Both Turkey and Saudi Arabia have threatened to intervene with ground forces in Syria, although ostensibly under the rubric of the anti-ISIL coalition that is led by the United States. Because Washington doesn’t seem open to such a dramatic military initiative, particularly one that also involves confronting the Assad dictatorship, direct intervention by Riyadh or Ankara doesn’t seem likely in the near term. However, there also does not seem to be any imperative for these regional powers, or their Iranian rivals, to urge their local clients in Syria to come to a political solution, particularly given that the armed Syrian groups are not disposed to do that anyway and would resist, if not reject, such pressure.

All of this means that the Russian announcement will probably be a great deal less dramatic in practice than it might initially seem. Nothing in Syria is likely to change in the short or medium terms given the balance of power on the ground, the ongoing Russian commitment to regime control of “viable Syria,” and the potential for an additional Russian-Iranian “surge” should there be some dramatic reversal of fortunes. Diplomacy in Geneva is shaped by realities in Syria. If the military balance of power remains essentially unchanged, the prospects for a political breakthrough – even if Moscow and Washington favor that – are limited. In the long run, Russia’s drawdown might be seen as significant because it defined the limitations of Moscow’s military commitment to the Assad regime. But in the short and medium terms its impact on the strategic equation in Syria, and hence the likelihood of an agreement or understanding to end the conflict, will probably be quite limited.

Obama’s flawed foreign policy doctrine laid bare

Jeffrey Goldberg’s new article in The Atlantic comes close to realising the familiar cliché about journalism being a “first draft of history”. In this mammoth undertaking, titled “The Obama Doctrine” and running to 20,000 words, Goldberg details how America’s president views his foreign policy legacy.

While his supporters will cheer, Barack Obama’s critics will find some of their grimmest concerns confirmed. Three key charges seem powerfully reinforced: a capacity for self-delusion; a double standard regarding Iran and the Arabs; and a pseudo-analytical aversion, in the name of “realism”, to intervention that can slip from amorality into immorality.

Mr Obama apparently believes the high point of his foreign policy performance – his “moment of liberation” from received wisdom – was his decision on August 30, 2013 to abandon his own “red line” on the use of chemical weapons by the Syrian regime and not to respond militarily.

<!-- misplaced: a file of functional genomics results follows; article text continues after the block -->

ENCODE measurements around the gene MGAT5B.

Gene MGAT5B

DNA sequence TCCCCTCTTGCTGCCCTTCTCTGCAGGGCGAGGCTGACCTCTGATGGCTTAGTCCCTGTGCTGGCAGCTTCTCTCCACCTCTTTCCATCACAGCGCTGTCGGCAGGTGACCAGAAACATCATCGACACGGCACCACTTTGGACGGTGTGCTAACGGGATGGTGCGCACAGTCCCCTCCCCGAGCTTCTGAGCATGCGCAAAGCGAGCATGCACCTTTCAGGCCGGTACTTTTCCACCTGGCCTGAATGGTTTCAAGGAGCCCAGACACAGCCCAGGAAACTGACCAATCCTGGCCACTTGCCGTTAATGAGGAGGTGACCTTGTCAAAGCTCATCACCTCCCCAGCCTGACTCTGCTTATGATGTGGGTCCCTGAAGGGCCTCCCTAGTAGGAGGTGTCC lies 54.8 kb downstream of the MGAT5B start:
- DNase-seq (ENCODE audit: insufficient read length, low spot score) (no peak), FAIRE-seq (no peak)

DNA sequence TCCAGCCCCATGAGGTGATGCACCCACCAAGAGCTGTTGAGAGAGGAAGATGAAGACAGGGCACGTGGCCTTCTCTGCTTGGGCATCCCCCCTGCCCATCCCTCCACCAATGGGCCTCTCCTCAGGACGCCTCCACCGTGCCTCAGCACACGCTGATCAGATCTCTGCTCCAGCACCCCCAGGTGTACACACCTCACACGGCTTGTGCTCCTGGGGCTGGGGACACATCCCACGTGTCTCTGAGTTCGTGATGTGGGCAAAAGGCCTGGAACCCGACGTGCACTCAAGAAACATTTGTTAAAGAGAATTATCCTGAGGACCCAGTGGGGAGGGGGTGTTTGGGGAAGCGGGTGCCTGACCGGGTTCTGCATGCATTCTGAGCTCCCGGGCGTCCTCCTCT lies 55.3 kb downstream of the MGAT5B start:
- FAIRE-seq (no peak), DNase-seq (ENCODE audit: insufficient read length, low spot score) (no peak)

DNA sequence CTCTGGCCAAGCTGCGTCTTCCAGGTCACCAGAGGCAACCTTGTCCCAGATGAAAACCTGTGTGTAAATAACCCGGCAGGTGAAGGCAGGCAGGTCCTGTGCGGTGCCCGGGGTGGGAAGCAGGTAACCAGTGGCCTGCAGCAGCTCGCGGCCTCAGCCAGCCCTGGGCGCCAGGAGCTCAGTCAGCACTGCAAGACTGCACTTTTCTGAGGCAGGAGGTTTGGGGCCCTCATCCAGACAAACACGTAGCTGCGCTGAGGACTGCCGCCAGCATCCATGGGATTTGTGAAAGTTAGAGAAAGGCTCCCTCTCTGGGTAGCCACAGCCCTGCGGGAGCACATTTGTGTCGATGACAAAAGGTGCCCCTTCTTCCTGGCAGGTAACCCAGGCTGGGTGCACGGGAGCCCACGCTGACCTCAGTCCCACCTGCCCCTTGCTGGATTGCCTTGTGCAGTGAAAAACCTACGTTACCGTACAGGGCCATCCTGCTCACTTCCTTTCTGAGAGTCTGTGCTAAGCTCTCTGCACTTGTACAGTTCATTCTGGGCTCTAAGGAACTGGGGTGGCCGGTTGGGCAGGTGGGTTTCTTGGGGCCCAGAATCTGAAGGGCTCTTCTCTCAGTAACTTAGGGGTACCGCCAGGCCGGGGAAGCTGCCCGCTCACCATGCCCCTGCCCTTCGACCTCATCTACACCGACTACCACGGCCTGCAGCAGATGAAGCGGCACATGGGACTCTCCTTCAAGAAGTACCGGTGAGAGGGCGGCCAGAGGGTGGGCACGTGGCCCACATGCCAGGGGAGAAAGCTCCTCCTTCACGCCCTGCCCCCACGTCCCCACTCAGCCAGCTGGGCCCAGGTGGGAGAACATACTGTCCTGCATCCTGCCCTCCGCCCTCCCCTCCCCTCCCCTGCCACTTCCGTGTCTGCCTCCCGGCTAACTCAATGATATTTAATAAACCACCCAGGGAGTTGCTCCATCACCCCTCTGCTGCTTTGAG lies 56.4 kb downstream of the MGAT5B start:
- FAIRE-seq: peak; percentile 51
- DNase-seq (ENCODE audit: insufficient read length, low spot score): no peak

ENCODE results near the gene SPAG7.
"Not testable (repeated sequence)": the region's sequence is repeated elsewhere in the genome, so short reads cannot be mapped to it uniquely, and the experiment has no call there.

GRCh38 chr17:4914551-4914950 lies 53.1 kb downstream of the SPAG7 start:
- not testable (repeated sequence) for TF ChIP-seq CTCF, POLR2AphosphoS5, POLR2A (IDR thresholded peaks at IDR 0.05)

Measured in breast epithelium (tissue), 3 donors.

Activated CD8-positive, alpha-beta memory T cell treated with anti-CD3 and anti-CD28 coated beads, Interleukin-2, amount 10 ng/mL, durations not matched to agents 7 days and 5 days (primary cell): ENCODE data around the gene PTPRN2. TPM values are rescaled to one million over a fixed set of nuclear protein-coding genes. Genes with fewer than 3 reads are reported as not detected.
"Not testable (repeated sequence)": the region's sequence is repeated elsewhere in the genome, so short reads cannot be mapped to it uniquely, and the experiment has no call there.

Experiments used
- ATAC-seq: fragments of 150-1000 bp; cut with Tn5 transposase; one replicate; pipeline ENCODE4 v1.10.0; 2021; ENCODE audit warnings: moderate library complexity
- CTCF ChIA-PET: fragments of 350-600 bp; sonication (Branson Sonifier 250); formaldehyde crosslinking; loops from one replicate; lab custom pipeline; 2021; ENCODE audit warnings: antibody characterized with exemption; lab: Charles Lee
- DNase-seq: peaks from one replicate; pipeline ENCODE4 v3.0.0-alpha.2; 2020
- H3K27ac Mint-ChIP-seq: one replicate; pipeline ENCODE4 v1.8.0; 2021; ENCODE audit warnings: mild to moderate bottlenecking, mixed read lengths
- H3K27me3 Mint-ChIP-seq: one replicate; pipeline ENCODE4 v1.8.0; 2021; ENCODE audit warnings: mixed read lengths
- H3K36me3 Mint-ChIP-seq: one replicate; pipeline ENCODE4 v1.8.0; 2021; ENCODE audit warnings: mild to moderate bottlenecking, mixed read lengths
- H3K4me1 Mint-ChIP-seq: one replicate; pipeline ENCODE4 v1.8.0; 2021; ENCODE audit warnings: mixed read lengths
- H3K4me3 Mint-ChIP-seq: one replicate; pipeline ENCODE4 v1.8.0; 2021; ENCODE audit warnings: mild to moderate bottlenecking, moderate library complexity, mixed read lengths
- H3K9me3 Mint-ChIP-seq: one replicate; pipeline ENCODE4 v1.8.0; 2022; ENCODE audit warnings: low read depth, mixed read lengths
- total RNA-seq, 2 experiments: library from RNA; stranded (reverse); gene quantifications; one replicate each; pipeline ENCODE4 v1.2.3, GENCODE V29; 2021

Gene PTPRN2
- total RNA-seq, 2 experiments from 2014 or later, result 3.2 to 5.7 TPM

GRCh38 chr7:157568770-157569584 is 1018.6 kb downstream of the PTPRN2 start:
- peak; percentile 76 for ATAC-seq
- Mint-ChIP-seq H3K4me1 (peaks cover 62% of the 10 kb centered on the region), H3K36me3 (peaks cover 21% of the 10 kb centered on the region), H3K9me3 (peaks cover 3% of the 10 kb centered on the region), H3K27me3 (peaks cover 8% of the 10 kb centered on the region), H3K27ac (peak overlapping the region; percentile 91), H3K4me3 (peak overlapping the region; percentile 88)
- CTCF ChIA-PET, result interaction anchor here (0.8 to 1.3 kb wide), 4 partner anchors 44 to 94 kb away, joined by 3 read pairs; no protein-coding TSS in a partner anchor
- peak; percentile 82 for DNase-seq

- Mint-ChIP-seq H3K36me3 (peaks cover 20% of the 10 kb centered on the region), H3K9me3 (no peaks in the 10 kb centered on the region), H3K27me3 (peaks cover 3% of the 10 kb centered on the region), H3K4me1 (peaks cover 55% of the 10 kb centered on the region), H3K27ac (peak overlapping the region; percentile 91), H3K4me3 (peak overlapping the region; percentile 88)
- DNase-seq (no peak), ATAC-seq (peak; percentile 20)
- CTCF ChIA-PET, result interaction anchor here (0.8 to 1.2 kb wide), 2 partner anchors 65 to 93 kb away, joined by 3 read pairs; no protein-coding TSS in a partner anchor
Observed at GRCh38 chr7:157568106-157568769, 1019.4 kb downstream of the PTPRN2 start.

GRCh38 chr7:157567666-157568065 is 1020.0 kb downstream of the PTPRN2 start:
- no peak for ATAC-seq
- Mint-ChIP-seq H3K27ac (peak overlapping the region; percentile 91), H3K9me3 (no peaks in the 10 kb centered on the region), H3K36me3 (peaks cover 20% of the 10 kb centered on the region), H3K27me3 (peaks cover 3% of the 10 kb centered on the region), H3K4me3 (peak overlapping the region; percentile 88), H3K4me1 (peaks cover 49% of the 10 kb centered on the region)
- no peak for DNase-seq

Mr Obama sees this choice as not only vindicated, but a courageous break with a “Washington playbook” that defaults to force. Leaving aside the effect of his astonishing about-face on American credibility (a criticism he dismisses), and of his broader refusal to seriously engage with Syria of which this is only the most dramatic example, what’s most striking is his insinuation that his inaction required courage.

The truth is precisely the opposite: the public overwhelmingly opposed air strikes against Syria.

At the time I met separately with four Democratic members of Congress, all staunch supporters of Mr Obama, who were desperately seeking arguments to explain a vote in favour of authorising force in Syria, against the deep-seated wishes of their constituents, because they thought that’s what the president wanted. When Mr Obama decided to reward Bashar Al Assad with a legitimising agreement on chemical weapons rather than any punishing military response, he was letting himself and his supporters in Congress off the hook.

The use of force would have been truly controversial and politically risky, and hence courageous. His decision was, in fact, extremely popular, although some analysts criticised it. Whether it was the correct determination or not, casting it in hindsight as a brave and triumphant moment of political “liberation” is simply preposterous.

It has been suggested that America’s Gulf Arab allies suspect that Mr Obama doesn’t particularly care for Arabs, while harbouring an equally irrational sympathy for Iran. It’s true that he often notes many Saudis were involved in the September 11 attacks while Iranians were not, as if that defines who historically has and hasn’t been responsible for terrorism.